Alternative Imprisonment – The Law on Assisted Suicide

At present the law on assisted suicide in the UK is fatally flawed with too much resting upon prosecutorial discretion and artificial distinctions leaving those most vulnerable most alienated. Proposals have been made to reform the law in this area but these plans will not go far enough in guaranteeing the human right to die. In this article I shall outline present failings and the flaws in future proposals and suggest reforms that will achieve adequate recognition of the right to die.

The current legal position

Section 2 of the Suicide Act 1961 rendered aiding, abetting, counselling or procuring the suicide of another a criminal offence despite section 1 abrogating the criminality of self-directed suicide. Section 4 affords prosecutorial discretion to the DPP. The law was amended in the Coroners and Justice Act 2009 section 59 stating that a person commits an offence if “D does an act capable of encouraging or assisting the suicide or attempted suicide of another person, and D’s act was intended to encourage or assist suicide or an attempt at suicide.” Notably the offence may be committed regardless of whether suicide actually occurs. Section 2A covers a form of vicarious liability derived from arranging for another individual to encourage or assist in suicide.

In 2009 the House of Lords in R (on the application of Purdy) v DPP1 required the CPS to clarify its approach to prosecution. The result has done little to assist the situation. The guidelines2 clearly state that the law has not changed and assisting suicide remains an offence. The present position as such offends the principle of legal certainty, a core tenant of the rule of law. One may argue that the question of legality is unquestionably resolved but to do so avoids the true basis of this concept; namely the ability to accurately plan and pre-judge social interaction and personal conduct. The law ought not to adopt a position whereby individuals are left to determine their actions solely by reference to prosecutorial discretion that operates on a scale of likelihood not certainty. When the criminality of an action and the attitude towards prosecution pull in opposite directions profound uncertainty arises and adversely impacts individual decision making.

For the CPS to prosecute a Full Code Test must be satisfied requiring sufficient evidence and that the prosecution is in the public interest. Too much turns on the latter element. The evidential component is unlikely to be in issue. Defendant’s who have escorted relatives abroad to die have done so plainly. Yet a possible consequence of using a full code test as the legal measure is that it may result in assisted suicides taking place in secret removed from medical safeguards on competence and court approval and in manners less humane than the administration of lethal drugs. In addition the further and determinate question is one of public interest and by preferring the issue to be dealt with by parliament, the Supreme Court’s acquiescence has permitted a framework whereby the position is not settled but rather open to reevaluation by the CPS. One might argue that the CPS merely decides whether an assistant is prosecuted and therefore does not prevent a suffering individual from dying in the manner of their choosing. But fear of prosecution adversely affects the participation of assisting parties and engineers a conflict for the individual seeking to die between the knowledge that their wishes may leave relatives open to prosecution and the necessity of dignified death. The CPS wields more power in the decision making process than may initially be appreciated. Public interest is an inherently flexible concept and the guidelines indicate that each case must be taken in turn. The position was exacerbated following the House of Lords decision in R (on the application of Pretty) v DPP3 in which it was

held that the DPP had no power to give an undertaking not to prosecute a future crime. Better a unified policy on the matter than the uncertainty inherent in the law as it presently stands.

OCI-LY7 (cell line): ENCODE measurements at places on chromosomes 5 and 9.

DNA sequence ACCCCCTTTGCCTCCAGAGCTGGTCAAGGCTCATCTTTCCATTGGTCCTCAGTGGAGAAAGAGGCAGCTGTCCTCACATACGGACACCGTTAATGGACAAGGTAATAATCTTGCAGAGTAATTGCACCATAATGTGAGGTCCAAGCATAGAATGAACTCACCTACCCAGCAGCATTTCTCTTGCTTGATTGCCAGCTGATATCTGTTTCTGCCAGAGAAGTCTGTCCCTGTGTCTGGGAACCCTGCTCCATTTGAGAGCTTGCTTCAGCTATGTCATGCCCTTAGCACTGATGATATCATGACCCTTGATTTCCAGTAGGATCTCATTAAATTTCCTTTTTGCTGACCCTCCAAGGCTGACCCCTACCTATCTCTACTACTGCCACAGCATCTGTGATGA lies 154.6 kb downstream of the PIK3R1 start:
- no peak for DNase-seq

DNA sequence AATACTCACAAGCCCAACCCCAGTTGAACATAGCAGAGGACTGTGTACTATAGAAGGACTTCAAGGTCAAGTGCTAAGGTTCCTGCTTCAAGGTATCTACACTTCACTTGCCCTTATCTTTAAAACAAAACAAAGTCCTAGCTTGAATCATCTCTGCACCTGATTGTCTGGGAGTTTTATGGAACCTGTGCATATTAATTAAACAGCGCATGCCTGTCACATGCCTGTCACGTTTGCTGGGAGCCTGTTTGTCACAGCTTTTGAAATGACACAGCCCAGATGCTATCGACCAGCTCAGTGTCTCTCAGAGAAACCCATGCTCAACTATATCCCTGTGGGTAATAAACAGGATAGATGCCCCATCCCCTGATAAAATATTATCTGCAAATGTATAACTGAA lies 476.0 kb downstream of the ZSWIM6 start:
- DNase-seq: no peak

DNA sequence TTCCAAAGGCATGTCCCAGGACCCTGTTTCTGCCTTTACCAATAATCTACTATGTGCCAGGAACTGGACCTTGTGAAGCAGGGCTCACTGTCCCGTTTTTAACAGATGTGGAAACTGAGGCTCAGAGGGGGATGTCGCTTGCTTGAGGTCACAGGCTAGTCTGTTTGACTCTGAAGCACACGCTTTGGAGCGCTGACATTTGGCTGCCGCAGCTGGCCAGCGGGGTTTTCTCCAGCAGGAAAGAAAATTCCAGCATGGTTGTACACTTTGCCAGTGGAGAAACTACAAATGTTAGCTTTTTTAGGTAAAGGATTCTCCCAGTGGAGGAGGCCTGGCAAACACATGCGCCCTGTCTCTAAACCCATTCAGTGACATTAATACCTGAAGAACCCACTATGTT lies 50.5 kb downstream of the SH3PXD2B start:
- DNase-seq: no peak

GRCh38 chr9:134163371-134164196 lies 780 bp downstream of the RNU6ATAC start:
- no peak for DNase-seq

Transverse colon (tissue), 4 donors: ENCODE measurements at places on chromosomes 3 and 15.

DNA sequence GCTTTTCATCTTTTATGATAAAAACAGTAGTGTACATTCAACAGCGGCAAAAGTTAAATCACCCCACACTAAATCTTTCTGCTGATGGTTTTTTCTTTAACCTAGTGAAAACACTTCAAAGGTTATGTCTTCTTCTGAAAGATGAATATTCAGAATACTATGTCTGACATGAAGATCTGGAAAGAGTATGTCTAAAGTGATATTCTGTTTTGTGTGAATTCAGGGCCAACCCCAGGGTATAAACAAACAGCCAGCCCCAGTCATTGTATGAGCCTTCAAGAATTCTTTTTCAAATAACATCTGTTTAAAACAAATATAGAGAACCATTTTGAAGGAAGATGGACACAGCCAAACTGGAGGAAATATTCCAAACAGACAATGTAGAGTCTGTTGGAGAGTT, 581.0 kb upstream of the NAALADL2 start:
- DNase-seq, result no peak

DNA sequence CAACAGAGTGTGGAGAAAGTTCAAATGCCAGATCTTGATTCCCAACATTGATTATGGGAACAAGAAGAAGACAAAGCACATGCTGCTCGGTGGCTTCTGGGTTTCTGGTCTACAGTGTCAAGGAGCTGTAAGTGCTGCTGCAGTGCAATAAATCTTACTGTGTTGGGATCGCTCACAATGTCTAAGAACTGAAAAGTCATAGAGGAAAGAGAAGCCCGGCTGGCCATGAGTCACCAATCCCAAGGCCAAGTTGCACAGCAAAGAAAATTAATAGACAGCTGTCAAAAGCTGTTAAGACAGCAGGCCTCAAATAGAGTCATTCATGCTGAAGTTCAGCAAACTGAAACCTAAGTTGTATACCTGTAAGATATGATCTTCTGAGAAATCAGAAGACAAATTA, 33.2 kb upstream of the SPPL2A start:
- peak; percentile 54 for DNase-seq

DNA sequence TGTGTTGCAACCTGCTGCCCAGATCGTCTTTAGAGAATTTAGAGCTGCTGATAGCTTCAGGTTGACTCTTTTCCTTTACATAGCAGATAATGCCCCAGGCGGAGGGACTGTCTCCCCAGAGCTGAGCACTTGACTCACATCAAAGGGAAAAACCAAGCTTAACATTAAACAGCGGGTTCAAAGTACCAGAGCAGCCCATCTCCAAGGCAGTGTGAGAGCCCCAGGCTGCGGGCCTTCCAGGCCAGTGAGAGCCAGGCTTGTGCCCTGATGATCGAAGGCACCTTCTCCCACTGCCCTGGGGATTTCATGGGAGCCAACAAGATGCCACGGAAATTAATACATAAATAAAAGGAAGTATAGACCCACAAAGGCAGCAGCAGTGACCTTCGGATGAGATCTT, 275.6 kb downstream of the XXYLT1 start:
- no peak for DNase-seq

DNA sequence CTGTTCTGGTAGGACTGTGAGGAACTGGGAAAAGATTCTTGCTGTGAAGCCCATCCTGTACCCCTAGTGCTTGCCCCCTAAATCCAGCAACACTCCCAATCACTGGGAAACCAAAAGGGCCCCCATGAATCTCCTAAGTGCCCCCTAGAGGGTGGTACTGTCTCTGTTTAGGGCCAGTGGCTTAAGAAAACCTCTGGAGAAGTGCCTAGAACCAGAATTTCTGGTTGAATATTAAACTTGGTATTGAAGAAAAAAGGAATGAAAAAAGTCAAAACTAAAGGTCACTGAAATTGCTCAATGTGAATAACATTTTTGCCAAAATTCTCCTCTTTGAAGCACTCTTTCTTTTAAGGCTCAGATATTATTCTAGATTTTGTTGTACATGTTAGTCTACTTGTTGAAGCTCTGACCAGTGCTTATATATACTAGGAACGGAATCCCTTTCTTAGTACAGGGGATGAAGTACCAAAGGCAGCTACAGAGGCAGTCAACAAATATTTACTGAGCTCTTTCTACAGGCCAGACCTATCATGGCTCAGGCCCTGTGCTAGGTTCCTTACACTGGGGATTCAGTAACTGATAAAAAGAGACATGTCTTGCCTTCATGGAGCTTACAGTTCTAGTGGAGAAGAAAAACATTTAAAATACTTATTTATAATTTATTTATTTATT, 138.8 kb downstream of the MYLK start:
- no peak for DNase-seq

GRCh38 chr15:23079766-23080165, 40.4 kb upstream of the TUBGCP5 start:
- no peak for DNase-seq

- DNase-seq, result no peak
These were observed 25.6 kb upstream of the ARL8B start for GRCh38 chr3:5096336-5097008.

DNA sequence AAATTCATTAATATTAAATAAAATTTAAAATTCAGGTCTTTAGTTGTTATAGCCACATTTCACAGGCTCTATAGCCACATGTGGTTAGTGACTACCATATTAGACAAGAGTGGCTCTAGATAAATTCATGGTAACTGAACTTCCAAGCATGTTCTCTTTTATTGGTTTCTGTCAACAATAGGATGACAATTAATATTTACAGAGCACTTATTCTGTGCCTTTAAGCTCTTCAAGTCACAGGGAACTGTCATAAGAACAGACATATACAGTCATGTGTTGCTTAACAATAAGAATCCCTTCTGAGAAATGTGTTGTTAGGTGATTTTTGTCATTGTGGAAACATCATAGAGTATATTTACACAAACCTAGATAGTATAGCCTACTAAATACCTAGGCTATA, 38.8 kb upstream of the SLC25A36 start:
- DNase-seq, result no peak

In 2014 the UK Supreme Court rejected an appeal in R (on the application of Nicklinson and another) v Ministry of Justice4. Five Justices concluded that the court had the constitutional authority to make a declaration of incompatibility but only Lady Hale and Lord Kerr viewed the blanket ban as an issue requiring a declaration of incompatibility. Subsequently in appeals to the ECtHR the cases were also rejected. Further in the case of R (o.t.a A.M) v. General Medical Council5 the High Court held that GMC guidance to staff that limits action to providing information on the legality of assisted suicide and the availability of sedation and palliative care did not infringe the applicant’s Article 8 right to private life. Section 2 of the Suicide Act has been deemed compatible with Article 8 even as a blanket ban. The derogation from the prohibition comes in the judicial recognition of the doctrine of double affect by the House of Lords in Airedale NHS Trust v Bland6 whereby treatment may be withdrawn even if death was an inevitable result; drawing a formalistic distinction between acts and omissions that restricts modes of euthanasia to inhumane starvation. Further Lord Sumption in Nicklinson refers to pain management which may lead inexorably to death as a further application of double effect; creating a further classification of cases based on the presence of pain that can be validly treated. A further issue exists in the relationship between murder, manslaughter and assisted suicide which isolates those who cannot self-administer. The distinction reveals the inadequacies of using discretion as de facto determinate of unlawfulness because though captured within the same two-part test an action falling on the murder side of the technical distinction attracts a greater likelihood of prosecution. On a semantic note the use of rigidly labeled offences and associated stigma fails to do justice to the spectrum of individual conduct and motive present within a given category.

The current law mirrors the tone of social discourse that places dying in the realm of legal privilege rather than human right. The idea that the right to die is one capable of being legally granted perversely suggests that society is the final arbiter of rights that are more truthfully based on individual humanity. Instead of recognising that this right applies to all individuals the present law is inhibited by knotty legal distinctions that ultimately fail the individuals who ought to be at the centre of the issue; permitting only those with the ability to take the required self-action full enjoyment of their human right.